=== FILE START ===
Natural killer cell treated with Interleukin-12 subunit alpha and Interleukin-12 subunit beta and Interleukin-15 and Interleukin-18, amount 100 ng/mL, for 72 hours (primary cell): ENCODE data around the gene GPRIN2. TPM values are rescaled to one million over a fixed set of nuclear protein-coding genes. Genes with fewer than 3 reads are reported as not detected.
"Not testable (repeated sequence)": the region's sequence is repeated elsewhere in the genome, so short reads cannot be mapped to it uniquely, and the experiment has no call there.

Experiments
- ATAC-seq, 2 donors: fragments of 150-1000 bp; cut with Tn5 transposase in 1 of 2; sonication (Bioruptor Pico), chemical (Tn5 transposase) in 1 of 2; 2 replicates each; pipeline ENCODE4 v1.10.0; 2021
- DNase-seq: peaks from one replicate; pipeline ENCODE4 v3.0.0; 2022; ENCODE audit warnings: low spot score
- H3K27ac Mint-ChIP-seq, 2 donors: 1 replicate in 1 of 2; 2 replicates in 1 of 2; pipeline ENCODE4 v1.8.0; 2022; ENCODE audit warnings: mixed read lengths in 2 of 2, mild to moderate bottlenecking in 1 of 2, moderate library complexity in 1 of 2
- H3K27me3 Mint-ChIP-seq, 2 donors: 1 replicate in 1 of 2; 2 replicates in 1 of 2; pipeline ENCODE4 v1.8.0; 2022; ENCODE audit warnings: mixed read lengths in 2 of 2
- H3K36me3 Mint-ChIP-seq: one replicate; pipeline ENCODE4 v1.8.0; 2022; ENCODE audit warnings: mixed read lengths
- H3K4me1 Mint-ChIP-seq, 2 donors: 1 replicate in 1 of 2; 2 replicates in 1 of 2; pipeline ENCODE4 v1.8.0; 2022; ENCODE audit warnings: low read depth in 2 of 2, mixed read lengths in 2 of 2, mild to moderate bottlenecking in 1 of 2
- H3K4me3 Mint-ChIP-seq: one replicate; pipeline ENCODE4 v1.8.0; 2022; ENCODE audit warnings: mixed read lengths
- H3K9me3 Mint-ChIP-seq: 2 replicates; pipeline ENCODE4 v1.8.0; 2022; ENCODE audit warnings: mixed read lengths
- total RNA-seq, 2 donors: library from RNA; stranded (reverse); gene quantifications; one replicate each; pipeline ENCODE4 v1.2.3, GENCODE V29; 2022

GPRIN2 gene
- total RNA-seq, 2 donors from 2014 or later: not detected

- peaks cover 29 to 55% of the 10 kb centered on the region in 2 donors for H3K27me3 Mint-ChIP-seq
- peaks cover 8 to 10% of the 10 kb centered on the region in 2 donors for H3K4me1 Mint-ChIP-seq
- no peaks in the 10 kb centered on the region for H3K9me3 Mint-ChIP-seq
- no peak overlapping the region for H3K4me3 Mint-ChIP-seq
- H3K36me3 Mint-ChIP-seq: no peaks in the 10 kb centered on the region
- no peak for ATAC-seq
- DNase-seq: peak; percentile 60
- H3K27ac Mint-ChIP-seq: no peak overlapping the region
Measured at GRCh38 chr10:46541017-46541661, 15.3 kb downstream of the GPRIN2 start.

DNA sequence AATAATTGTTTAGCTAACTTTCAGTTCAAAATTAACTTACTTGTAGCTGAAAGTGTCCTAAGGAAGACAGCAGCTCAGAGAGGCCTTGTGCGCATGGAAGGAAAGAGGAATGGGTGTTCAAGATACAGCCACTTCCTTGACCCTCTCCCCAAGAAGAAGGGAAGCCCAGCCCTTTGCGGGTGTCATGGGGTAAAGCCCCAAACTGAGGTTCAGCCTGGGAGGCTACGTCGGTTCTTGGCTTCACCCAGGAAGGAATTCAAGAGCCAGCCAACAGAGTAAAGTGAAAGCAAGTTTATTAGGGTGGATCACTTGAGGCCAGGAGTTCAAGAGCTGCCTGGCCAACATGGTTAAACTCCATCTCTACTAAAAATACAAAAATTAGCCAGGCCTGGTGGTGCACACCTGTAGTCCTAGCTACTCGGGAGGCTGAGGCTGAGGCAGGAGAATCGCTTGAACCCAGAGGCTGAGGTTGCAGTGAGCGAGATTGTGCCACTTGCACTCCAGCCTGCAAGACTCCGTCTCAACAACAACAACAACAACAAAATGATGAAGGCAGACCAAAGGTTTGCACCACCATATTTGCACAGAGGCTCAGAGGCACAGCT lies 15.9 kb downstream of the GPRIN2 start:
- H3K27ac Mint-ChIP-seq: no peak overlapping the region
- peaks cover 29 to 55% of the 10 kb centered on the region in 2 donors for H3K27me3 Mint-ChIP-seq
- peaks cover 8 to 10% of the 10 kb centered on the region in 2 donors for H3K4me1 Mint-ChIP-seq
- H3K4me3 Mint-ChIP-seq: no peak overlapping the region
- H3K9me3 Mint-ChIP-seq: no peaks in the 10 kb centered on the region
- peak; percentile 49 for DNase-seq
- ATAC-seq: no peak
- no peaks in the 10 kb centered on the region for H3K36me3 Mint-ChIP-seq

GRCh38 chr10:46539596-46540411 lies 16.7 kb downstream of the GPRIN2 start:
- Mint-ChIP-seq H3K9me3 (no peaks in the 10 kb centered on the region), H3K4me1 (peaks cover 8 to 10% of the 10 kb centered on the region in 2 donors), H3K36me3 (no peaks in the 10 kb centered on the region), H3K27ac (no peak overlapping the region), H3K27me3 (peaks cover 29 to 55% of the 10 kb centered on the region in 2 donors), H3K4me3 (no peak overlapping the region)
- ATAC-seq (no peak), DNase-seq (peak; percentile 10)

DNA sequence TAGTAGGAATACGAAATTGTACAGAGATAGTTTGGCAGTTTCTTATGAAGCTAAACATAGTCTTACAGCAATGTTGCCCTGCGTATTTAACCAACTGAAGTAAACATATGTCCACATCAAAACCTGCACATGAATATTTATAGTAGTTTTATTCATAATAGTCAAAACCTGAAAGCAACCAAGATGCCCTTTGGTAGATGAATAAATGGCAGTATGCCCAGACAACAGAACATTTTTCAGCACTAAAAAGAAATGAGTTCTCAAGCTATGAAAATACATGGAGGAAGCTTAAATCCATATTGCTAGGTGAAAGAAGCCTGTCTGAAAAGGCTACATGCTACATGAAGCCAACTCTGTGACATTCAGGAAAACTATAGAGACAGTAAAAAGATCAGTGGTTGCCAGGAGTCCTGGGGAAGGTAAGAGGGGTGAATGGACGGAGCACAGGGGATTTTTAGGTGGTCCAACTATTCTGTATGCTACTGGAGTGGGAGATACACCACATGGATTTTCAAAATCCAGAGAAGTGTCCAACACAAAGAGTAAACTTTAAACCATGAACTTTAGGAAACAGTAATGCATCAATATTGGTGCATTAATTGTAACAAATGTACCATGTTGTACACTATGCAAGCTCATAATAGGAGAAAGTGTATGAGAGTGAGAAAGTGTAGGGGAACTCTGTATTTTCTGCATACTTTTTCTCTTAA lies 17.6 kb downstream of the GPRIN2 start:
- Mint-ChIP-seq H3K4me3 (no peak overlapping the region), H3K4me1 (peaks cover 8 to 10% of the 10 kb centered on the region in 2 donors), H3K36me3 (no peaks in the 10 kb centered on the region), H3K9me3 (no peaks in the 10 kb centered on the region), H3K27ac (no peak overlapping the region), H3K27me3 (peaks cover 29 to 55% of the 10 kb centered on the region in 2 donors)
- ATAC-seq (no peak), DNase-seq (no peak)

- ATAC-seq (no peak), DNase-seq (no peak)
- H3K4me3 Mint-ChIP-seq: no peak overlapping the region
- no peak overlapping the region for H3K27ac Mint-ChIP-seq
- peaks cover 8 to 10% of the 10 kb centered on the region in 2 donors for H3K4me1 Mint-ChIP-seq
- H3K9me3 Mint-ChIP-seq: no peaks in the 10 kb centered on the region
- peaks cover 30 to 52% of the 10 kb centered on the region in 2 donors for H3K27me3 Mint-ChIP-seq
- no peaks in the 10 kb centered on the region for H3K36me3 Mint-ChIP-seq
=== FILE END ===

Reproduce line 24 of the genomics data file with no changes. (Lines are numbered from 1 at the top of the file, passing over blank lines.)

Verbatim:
DNA sequence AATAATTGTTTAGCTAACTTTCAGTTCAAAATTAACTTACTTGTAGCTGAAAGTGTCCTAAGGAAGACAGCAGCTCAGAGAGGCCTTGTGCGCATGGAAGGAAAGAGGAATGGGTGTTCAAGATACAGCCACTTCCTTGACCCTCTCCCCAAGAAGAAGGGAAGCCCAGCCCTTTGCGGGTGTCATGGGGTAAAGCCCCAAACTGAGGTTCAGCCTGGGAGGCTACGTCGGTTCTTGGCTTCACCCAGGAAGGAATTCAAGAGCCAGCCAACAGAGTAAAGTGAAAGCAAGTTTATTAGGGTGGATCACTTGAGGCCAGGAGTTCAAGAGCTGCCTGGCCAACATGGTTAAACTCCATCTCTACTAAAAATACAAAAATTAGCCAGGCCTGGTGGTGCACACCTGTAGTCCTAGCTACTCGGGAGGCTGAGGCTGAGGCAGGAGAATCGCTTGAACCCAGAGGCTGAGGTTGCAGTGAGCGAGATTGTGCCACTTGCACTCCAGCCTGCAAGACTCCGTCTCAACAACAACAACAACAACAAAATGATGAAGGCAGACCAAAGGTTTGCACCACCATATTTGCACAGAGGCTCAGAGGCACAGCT lies 15.9 kb downstream of the GPRIN2 start: